Migraine headaches typically produce intense pulsing or throbbing pain in one area of the head .
These headaches are sometimes preceded or accompanied by aura (transient focal neurological symptoms before or during the headaches). Mitochondrial dysfunction is thought to play a causal role in some types of migraine .Because riboflavin is required for mitochondrial function, researchers are studying the potential use of riboflavin to prevent or treat migraine headaches .
Some, but not all, of the few small studies conducted to date have found evidence of a beneficial effect of riboflavin supplements on migraine headaches in adults and children. In a randomized trial in 55 adults with migraine, 400 mg/day riboflavin reduced the frequency of migraine attacks by two per month compared to placebo. In a retrospective study in 41 children (mean age 13 years) in Italy, 200 or 400 mg/day riboflavin for 3 to 6 months significantly reduced the frequency (from 21.7 ± 13.7 to 13.2 ± 11.8 migraine attacks over a 3-month period) and intensity of migraine headaches during treatment. The beneficial effects lasted throughout the 1.5-year follow-up period after treatment ended. However, two small randomized studies in children found that 50 to 200 mg/day riboflavin did not reduce the number of migraine headaches or headache severity compared to placebo.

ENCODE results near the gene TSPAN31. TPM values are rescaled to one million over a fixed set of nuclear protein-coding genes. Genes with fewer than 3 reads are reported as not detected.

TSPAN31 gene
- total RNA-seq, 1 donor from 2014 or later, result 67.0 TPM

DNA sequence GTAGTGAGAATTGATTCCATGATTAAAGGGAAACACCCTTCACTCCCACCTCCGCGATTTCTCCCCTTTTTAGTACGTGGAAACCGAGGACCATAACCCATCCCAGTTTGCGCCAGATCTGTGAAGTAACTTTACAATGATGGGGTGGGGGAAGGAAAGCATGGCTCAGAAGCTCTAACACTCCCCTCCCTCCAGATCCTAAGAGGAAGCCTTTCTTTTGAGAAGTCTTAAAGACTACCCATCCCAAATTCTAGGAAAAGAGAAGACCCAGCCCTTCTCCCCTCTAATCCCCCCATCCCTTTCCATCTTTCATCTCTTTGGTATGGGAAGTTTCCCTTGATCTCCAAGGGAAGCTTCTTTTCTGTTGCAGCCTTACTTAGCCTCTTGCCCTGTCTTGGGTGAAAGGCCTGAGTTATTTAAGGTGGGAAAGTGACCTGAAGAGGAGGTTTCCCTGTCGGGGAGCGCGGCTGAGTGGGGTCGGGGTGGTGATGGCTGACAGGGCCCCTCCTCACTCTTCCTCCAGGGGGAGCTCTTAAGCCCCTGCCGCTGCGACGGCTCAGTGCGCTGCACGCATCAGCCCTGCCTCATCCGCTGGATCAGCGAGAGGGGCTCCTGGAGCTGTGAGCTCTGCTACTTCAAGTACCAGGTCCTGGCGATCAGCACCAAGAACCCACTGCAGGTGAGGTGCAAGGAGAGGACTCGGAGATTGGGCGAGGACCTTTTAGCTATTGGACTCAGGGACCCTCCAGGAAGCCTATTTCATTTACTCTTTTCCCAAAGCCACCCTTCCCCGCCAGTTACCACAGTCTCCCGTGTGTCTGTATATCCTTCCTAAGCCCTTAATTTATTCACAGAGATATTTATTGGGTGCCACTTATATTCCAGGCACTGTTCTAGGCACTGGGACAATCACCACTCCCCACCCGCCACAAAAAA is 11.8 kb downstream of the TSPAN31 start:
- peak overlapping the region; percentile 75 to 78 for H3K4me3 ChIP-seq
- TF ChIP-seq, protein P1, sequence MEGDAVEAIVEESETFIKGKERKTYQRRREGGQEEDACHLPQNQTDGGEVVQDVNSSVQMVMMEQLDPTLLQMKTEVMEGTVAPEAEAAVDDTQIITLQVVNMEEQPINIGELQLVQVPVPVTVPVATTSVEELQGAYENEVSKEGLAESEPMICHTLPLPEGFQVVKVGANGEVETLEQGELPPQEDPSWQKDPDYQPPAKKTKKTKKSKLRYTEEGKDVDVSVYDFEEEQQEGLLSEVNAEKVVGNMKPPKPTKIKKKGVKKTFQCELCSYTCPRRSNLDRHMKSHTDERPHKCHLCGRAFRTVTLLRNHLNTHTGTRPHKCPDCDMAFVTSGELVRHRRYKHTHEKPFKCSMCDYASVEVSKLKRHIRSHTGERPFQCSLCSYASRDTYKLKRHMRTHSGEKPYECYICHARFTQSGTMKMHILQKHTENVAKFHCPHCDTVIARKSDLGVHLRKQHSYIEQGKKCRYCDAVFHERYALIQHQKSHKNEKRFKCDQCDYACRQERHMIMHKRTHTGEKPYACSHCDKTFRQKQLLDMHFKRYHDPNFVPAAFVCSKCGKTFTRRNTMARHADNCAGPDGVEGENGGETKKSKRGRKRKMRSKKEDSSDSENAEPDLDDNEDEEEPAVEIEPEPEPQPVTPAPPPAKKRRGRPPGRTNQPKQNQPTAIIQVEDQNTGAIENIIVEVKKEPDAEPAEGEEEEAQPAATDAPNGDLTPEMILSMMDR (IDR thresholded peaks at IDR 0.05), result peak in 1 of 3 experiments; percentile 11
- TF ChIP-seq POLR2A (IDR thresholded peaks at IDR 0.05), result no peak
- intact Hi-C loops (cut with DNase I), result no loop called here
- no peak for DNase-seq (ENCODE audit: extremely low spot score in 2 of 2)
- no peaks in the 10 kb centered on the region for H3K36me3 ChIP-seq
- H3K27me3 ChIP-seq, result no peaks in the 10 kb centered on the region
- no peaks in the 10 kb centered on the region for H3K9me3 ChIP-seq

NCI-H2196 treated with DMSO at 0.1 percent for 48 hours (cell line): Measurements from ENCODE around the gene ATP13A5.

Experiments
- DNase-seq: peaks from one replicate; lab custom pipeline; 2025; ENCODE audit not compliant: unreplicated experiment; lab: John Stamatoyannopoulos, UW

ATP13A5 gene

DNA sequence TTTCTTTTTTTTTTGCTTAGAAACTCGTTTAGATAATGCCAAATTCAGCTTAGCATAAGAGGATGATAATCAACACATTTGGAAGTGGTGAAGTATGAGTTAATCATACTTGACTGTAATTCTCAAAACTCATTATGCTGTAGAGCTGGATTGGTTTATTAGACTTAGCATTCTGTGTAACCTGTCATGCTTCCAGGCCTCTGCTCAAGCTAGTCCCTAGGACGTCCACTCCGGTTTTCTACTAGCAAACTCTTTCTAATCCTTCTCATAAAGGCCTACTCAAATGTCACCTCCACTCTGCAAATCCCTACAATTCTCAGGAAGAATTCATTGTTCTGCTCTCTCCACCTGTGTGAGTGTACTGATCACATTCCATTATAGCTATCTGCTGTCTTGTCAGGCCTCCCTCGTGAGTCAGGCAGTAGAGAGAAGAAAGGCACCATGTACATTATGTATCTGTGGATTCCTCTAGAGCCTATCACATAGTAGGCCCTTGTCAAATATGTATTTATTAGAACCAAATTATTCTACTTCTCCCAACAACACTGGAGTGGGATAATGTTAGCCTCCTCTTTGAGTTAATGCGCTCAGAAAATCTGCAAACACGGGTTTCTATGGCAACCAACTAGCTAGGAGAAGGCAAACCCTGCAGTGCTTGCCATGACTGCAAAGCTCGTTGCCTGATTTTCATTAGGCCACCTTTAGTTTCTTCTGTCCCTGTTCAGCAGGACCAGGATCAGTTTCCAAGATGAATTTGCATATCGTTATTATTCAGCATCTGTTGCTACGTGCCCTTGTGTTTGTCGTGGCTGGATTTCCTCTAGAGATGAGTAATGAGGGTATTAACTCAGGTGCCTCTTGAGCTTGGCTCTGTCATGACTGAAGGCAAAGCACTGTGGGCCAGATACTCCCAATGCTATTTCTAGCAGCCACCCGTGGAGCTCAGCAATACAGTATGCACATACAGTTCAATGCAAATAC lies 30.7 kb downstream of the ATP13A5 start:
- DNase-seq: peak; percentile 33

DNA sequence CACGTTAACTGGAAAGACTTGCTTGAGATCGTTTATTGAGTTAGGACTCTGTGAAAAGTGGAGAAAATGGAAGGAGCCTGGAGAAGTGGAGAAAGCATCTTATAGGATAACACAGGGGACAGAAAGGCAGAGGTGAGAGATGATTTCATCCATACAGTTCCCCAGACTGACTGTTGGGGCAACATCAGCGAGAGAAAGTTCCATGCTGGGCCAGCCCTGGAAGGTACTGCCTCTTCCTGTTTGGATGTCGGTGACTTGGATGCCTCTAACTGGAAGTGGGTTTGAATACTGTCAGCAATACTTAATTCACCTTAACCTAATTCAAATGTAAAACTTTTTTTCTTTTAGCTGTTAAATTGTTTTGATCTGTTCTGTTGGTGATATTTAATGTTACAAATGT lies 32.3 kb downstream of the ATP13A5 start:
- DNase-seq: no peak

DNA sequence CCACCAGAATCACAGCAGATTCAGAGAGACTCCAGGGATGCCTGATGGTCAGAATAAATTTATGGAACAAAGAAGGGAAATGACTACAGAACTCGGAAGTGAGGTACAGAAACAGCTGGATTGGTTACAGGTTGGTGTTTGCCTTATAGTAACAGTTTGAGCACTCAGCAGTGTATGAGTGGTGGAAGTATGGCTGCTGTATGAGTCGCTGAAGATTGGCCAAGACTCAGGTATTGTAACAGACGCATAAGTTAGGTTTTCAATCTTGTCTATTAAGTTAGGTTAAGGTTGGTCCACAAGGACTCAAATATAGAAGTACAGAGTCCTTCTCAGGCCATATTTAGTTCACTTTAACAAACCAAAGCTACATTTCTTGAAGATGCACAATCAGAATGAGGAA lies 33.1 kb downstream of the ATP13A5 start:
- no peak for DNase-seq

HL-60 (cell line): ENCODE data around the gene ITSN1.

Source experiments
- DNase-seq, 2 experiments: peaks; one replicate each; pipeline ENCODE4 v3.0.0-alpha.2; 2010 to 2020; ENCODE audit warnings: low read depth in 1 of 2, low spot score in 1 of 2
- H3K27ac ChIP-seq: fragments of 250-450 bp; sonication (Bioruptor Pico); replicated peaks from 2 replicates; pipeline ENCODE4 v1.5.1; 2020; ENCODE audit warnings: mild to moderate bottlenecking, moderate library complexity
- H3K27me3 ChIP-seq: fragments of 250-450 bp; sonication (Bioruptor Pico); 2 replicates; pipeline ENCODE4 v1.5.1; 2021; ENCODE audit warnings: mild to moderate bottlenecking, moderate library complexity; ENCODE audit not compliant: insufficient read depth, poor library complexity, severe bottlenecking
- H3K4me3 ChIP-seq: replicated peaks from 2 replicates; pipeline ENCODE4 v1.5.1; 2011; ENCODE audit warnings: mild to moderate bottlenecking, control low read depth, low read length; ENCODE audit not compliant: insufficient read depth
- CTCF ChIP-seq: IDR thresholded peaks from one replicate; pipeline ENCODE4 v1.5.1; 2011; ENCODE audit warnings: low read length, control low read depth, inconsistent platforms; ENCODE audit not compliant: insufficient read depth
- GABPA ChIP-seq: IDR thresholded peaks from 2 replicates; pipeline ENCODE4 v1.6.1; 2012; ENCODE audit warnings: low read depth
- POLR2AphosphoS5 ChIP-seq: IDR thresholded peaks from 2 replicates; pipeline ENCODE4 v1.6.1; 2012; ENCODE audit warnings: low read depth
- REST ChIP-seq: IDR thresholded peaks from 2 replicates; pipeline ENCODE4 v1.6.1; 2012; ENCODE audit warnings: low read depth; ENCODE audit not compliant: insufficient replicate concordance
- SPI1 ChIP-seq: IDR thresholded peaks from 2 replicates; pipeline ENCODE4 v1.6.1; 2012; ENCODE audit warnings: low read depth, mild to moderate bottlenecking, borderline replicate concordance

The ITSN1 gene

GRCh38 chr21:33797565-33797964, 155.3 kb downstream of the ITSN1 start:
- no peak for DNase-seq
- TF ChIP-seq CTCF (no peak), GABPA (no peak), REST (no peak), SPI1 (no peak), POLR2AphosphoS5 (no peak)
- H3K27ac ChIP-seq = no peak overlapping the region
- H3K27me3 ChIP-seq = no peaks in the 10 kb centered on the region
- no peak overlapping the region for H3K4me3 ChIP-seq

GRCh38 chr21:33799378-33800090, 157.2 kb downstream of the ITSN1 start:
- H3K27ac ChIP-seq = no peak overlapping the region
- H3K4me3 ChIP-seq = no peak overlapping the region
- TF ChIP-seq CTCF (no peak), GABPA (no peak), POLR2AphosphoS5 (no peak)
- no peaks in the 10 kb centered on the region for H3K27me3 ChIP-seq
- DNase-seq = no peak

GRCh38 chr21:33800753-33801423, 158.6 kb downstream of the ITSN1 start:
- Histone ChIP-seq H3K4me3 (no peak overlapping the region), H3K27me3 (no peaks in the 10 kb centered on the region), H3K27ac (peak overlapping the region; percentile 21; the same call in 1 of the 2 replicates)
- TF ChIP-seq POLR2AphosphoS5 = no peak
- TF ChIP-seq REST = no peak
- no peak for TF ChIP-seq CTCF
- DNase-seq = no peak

The Quality Standards Subcommittee of the American Academy of Neurology and the American Headache Society concluded that riboflavin is probably effective for preventing migraine headaches and recommended offering it for this purpose. The Canadian Headache Society recommends 400 mg/day riboflavin for migraine headache prevention, noting that although the evidence supporting this recommendation is of low quality, there is some evidence for benefit and side effects (such as discolored urine) are minimal.